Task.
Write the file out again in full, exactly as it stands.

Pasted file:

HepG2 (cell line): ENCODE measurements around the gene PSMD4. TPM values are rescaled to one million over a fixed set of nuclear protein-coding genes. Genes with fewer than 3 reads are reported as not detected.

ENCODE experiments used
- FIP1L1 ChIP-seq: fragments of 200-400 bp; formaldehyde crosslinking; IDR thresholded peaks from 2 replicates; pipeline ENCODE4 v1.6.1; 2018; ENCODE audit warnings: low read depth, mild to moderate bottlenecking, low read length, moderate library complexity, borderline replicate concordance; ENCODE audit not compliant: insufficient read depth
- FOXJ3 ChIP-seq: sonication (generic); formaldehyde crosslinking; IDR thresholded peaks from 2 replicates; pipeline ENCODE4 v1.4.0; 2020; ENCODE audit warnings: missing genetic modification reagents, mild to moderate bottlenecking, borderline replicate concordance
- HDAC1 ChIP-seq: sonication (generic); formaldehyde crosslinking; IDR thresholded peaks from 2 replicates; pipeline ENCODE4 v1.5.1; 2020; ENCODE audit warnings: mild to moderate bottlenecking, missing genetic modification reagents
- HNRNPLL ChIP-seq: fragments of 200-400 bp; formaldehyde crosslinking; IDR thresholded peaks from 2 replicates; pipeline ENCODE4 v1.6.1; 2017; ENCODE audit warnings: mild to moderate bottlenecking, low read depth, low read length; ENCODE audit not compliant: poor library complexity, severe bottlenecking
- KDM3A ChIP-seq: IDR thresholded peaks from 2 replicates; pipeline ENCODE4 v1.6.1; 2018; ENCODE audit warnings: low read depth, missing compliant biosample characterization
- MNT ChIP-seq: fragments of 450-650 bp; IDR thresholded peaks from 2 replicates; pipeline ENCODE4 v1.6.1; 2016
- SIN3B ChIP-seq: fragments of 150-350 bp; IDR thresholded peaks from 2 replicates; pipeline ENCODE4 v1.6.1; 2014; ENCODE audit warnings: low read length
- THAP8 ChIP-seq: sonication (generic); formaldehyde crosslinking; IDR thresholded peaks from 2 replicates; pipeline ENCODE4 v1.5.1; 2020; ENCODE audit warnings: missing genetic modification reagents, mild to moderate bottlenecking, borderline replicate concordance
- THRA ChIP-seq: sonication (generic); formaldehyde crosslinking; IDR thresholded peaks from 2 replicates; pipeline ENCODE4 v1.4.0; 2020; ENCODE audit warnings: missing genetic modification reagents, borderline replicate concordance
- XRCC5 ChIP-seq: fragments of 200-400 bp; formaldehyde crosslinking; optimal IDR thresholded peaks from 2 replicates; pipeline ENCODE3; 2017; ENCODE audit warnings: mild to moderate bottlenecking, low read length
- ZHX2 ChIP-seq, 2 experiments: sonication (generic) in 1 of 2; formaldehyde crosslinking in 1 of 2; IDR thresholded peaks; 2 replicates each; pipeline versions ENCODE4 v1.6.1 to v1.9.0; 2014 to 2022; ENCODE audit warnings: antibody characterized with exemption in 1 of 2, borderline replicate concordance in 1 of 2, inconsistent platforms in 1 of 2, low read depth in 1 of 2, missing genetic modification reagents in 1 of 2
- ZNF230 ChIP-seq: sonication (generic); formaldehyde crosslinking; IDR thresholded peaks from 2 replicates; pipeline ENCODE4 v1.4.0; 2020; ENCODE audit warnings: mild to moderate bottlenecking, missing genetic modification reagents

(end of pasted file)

HepG2 (cell line): ENCODE measurements around the gene PSMD4. TPM values are rescaled to one million over a fixed set of nuclear protein-coding genes. Genes with fewer than 3 reads are reported as not detected.

ENCODE experiments used
- FIP1L1 ChIP-seq: fragments of 200-400 bp; formaldehyde crosslinking; IDR thresholded peaks from 2 replicates; pipeline ENCODE4 v1.6.1; 2018; ENCODE audit warnings: low read depth, mild to moderate bottlenecking, low read length, moderate library complexity, borderline replicate concordance; ENCODE audit not compliant: insufficient read depth
- FOXJ3 ChIP-seq: sonication (generic); formaldehyde crosslinking; IDR thresholded peaks from 2 replicates; pipeline ENCODE4 v1.4.0; 2020; ENCODE audit warnings: missing genetic modification reagents, mild to moderate bottlenecking, borderline replicate concordance
- HDAC1 ChIP-seq: sonication (generic); formaldehyde crosslinking; IDR thresholded peaks from 2 replicates; pipeline ENCODE4 v1.5.1; 2020; ENCODE audit warnings: mild to moderate bottlenecking, missing genetic modification reagents
- HNRNPLL ChIP-seq: fragments of 200-400 bp; formaldehyde crosslinking; IDR thresholded peaks from 2 replicates; pipeline ENCODE4 v1.6.1; 2017; ENCODE audit warnings: mild to moderate bottlenecking, low read depth, low read length; ENCODE audit not compliant: poor library complexity, severe bottlenecking
- KDM3A ChIP-seq: IDR thresholded peaks from 2 replicates; pipeline ENCODE4 v1.6.1; 2018; ENCODE audit warnings: low read depth, missing compliant biosample characterization
- MNT ChIP-seq: fragments of 450-650 bp; IDR thresholded peaks from 2 replicates; pipeline ENCODE4 v1.6.1; 2016
- SIN3B ChIP-seq: fragments of 150-350 bp; IDR thresholded peaks from 2 replicates; pipeline ENCODE4 v1.6.1; 2014; ENCODE audit warnings: low read length
- THAP8 ChIP-seq: sonication (generic); formaldehyde crosslinking; IDR thresholded peaks from 2 replicates; pipeline ENCODE4 v1.5.1; 2020; ENCODE audit warnings: missing genetic modification reagents, mild to moderate bottlenecking, borderline replicate concordance
- THRA ChIP-seq: sonication (generic); formaldehyde crosslinking; IDR thresholded peaks from 2 replicates; pipeline ENCODE4 v1.4.0; 2020; ENCODE audit warnings: missing genetic modification reagents, borderline replicate concordance
- XRCC5 ChIP-seq: fragments of 200-400 bp; formaldehyde crosslinking; optimal IDR thresholded peaks from 2 replicates; pipeline ENCODE3; 2017; ENCODE audit warnings: mild to moderate bottlenecking, low read length
- ZHX2 ChIP-seq, 2 experiments: sonication (generic) in 1 of 2; formaldehyde crosslinking in 1 of 2; IDR thresholded peaks; 2 replicates each; pipeline versions ENCODE4 v1.6.1 to v1.9.0; 2014 to 2022; ENCODE audit warnings: antibody characterized with exemption in 1 of 2, borderline replicate concordance in 1 of 2, inconsistent platforms in 1 of 2, low read depth in 1 of 2, missing genetic modification reagents in 1 of 2
- ZNF230 ChIP-seq: sonication (generic); formaldehyde crosslinking; IDR thresholded peaks from 2 replicates; pipeline ENCODE4 v1.4.0; 2020; ENCODE audit warnings: mild to moderate bottlenecking, missing genetic modification reagents